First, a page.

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Rebooting Your Routine: What to do when you lack motivation

When people embark on a full body workout as part of a weight loss plan, often, a predictable pattern ensues. At first, there’s the excitement to take on the challenge, shopping for new workout apparel and options for a venue, be it a fitness club or a gym. But after a few weeks or months, a lull can set in. You may hit a weight loss plateau, and that enthusiasm that was brimming over may now be barely filling the cup. This is an important crossroads because it marks the point where your workout routine either becomes a habit or goes by the wayside. To help you take the right path at the fork in the road, here are some tips:

Go for your goals.

As part of a weight loss program, exercise routine, or healthy eating plan , goal setting can help keep you motivated and on the right track. There are two types of goals—outcomes goals and process goals—and both are important for ultimate success in sticking with your workout routine. Outcome goals focus on what you hope to achieve in the end, be it to lose 40 pounds, lower your cholesterol, or look more toned. Process goals are those that help you achieve the outcome goal. For instance, you may plan to hit the Curves circuit three to four times a week for 30 minutes, or eat at least five servings of vegetables a day. Process goals are important because they help you adopt new behaviors and change bad habits that are necessary to lose weight.

As you set your process goals, keep the SMART strategy in mind. Goals should be the following:

Specific: For example, I will go to Curves for at least 30 minutes three times this week. This goal spells out what you will do, when you will do it, and for how long you will do it.

Measurable: To make a goal measurable, put a value to it. Instead of saying, “I will eat less,” say, “I will eat no more than 1,200 calories per day.” Instead of, “I will exercise more,” say, “I will take a walk for 30 minutes every night this week at 7:00.”

Attainable: In order to motivate you, goals should be realistic. If you have 100 pounds to lose, don’t aim to lose it all in three months, for example. Instead, set smaller goals and celebrate them along the way.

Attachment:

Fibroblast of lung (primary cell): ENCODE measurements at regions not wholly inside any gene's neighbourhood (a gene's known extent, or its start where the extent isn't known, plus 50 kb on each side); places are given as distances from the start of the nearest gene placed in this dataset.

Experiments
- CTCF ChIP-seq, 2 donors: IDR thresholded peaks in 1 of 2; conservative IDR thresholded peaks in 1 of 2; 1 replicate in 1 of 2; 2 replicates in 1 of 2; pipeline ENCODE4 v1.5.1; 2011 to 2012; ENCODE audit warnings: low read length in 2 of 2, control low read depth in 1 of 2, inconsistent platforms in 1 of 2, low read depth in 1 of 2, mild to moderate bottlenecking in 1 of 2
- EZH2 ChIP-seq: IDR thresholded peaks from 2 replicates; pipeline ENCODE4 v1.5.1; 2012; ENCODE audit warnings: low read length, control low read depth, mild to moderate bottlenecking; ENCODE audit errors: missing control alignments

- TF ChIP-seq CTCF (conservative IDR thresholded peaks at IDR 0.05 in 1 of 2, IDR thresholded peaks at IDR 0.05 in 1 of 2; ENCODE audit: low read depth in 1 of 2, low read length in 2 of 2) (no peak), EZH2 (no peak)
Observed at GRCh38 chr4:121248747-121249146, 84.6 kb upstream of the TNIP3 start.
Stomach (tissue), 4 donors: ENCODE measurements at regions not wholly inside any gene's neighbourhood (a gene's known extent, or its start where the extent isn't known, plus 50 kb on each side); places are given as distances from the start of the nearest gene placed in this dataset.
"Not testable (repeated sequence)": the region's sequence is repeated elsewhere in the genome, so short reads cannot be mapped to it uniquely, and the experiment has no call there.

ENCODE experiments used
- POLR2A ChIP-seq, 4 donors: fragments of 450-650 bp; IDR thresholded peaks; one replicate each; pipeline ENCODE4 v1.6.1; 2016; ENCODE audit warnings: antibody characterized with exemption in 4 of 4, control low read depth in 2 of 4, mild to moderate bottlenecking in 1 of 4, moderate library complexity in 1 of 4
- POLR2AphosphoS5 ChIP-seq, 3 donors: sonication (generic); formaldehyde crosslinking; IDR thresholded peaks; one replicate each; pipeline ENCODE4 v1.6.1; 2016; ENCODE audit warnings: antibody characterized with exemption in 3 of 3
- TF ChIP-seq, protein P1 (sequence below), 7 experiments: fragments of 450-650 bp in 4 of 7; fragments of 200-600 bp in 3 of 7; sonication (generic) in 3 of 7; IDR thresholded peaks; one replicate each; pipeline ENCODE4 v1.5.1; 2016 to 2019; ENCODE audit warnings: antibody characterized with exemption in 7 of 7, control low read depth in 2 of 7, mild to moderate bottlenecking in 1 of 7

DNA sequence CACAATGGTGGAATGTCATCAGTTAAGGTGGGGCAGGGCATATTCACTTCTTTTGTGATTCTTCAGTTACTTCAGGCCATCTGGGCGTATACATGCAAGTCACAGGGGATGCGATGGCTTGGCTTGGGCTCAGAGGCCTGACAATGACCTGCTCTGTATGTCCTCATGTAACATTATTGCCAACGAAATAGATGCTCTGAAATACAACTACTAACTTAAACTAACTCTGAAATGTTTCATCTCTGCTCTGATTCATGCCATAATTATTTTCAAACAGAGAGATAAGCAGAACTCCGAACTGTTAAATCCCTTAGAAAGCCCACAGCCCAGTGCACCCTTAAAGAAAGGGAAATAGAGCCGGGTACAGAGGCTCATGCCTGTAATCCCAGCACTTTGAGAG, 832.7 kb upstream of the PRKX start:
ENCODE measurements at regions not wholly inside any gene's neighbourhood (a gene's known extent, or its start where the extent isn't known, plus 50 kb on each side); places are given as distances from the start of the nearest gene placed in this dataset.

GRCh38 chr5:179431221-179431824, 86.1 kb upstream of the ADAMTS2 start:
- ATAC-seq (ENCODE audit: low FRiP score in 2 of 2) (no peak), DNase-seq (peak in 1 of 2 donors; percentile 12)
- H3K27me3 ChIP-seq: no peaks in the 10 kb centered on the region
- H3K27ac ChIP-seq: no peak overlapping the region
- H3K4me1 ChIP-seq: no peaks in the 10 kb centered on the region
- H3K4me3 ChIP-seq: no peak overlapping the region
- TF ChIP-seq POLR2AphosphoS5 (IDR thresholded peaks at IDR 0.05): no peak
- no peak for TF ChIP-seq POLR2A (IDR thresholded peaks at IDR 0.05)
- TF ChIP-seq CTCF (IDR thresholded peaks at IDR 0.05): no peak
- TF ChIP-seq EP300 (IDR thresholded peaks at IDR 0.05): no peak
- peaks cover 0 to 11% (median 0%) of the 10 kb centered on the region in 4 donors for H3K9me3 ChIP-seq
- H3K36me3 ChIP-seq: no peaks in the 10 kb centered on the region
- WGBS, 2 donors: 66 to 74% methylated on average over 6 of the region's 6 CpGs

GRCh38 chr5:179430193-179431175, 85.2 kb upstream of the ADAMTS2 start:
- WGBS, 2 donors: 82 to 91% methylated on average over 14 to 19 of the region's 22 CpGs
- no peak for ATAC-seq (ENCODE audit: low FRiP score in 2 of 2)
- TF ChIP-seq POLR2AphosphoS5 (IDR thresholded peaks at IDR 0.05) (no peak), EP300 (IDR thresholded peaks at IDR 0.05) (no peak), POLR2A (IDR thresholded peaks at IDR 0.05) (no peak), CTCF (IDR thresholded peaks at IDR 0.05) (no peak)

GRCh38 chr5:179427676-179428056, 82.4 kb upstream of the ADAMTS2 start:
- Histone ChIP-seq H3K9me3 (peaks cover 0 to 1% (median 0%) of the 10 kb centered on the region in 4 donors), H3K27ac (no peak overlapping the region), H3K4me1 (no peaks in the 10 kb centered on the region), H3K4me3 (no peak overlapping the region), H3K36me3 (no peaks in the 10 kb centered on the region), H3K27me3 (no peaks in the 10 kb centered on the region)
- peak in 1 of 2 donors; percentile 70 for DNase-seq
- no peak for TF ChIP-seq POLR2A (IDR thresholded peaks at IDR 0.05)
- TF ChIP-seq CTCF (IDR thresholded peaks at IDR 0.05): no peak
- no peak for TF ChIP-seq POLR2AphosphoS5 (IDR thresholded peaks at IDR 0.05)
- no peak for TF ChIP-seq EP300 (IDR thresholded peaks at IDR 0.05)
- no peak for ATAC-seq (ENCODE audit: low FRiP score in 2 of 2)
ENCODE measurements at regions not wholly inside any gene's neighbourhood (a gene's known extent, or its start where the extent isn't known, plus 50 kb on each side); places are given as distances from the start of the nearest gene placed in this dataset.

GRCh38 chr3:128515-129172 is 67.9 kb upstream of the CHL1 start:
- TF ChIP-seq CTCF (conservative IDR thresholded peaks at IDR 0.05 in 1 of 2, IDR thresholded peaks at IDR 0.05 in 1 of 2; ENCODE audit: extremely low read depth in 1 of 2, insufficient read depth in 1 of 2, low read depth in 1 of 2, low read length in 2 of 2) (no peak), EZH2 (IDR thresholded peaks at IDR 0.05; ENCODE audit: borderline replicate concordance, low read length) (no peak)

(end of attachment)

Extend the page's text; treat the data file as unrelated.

Relevant: Goals should also be relevant to you. If you have bad knees, don’t sign up for a half-marathon. Instead, try something like completing 10 trips through the Curves circuit in the next few weeks.

Time-limited: Setting a time limit for achieving your goals can add to motivation. For instance, if you want to lose 25 pounds, pick a realistic date by which to lose the weight, say three months, and do what you can to achieve it.1

Do Fitness with a Friend:

Research shows, when you exercise with others, you’re more likely to stick with your workout routine. Plus, to state the obvious, you’ll have a lot more fun! Here are the some of the specific benefits of kicking it at Curves with workout buddy:

  • Sharing the workout will help you bond
  • When you’re in it together, the toughest part of the circuit will feel easier
  • Knowing your friend will be waiting for you will make you more accountable. You’ll be more likely to show up and show up on time.
  • You will make friends you can do things with outside of your ladies only gym.2

Summon some social media support:

In addition to the real live friend sweating next to you, social media friends can offer some exercise motivation, too. According to a 2015 report from the University of Pennsylvania, healthy social support and competition on social media can motivate people to get to the gym more. Social media can make you more accountable, keep you on track, and give you the added emotional boost you need on the days you don’t feel up to it.3

Remember why you started:

If you feel yourself losing interest in your whole body workout, remind yourself of why you chose to start in the first place. Perhaps you want to get in better shape so you can be more active with your children or grandchildren. Or maybe you want to lose weight to help combat your genetic risk for cardiovascular disease. Or, you may have decided you want to feel better about yourself when beach season hits. Whatever your reasons, repeat them when the going gets tough during your workout routine.

Sources:

  1. Mayo Clinic
  2. Health.com
  3. Science Daily